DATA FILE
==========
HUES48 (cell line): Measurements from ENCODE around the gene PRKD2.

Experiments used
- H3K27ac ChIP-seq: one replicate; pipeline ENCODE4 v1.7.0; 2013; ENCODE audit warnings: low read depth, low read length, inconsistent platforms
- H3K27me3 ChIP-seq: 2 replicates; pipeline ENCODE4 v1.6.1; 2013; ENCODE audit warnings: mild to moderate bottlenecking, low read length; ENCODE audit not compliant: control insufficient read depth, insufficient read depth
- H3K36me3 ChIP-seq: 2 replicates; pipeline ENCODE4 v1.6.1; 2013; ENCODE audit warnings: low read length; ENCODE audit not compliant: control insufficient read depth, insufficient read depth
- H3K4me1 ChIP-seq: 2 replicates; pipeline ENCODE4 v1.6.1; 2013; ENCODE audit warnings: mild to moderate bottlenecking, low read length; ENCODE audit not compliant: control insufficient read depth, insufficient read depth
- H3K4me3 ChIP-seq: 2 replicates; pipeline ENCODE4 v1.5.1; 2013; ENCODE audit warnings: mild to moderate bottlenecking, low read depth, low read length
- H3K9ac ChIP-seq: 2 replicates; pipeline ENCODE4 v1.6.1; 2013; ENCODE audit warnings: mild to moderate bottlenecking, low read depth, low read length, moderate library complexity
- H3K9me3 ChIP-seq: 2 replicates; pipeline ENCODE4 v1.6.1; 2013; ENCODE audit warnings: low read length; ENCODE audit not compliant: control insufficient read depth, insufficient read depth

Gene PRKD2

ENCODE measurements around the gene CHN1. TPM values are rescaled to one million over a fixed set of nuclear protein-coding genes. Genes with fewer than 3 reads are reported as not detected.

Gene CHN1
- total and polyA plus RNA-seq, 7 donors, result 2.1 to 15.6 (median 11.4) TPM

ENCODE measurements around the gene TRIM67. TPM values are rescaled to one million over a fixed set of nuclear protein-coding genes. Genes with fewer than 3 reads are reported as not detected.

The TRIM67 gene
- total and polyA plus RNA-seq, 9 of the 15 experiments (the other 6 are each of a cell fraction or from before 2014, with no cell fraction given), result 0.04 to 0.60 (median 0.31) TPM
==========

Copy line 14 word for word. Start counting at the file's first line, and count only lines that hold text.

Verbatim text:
ENCODE measurements around the gene TRIM67. TPM values are rescaled to one million over a fixed set of nuclear protein-coding genes. Genes with fewer than 3 reads are reported as not detected.